Table of Contents

Research Handbook on European Social Security Law

Research Handbook on European Social Security Law

Research Handbooks in European Law series

Edited by Frans Pennings and Gijsbert Vonk

This Handbook encompasses four dimensions of European social security law: social security as a human right, standard setting in social security, the protection of mobile persons and migrants and the global context of European social security law. It pays attention to both EU law and to various instruments of the Council of Europe. In 25 chapters prominent experts analyse contemporary debates, discuss new challenges and point out further lines of research. Through this exploration, the Handbook provides a source of inspiration for the development of this special field of law.

Chapter 4: Social security in the ‘case law’ of the Social Rights Committee

George Katrougalos

Subjects: law - academic, european law, law and society

Abstract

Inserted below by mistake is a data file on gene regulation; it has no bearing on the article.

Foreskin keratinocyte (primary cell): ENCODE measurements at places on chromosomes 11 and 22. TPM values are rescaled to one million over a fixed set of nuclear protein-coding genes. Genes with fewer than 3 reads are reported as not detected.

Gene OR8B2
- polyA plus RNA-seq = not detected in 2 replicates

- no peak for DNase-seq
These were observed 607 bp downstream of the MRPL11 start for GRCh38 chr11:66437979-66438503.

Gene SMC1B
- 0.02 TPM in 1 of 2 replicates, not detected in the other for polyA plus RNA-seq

The European Social Charter is, arguably, the most comprehensive and extensive international instrument of protection of social rights, preceding by five years the UN Covenant on Economic and Social Rights. It protects explicitly the right to Social Security in Article 12. The importance of the Charter increased after the 1995 Protocol on Collective Complaints, which established a procedure of collective complaints; the latter constitutes an unprecedented monitoring mechanism for social rights, providing for hearings from both sides and a decision stipulating whether the Charter has been violated. Even though the monitoring organ of the Charter, the European Committee of Social Rights, is not a formal court, its decisions can be considered as quasi-judicial acts. Recently, in a number of decisions on collective complaints of trade unions related to restrictions due to the economic crisis in countries of Southern Europe, the Committee has declared a violation of Art. 12, reaffirming its stance that ‘the economic crisis should not have as a consequence the reduction of the protection of the rights recognized by the Charter. Hence, governments are bound to take all necessary steps to ensure that the rights of the Charter are effectively guaranteed at a period of time when beneficiaries most need the protection’.

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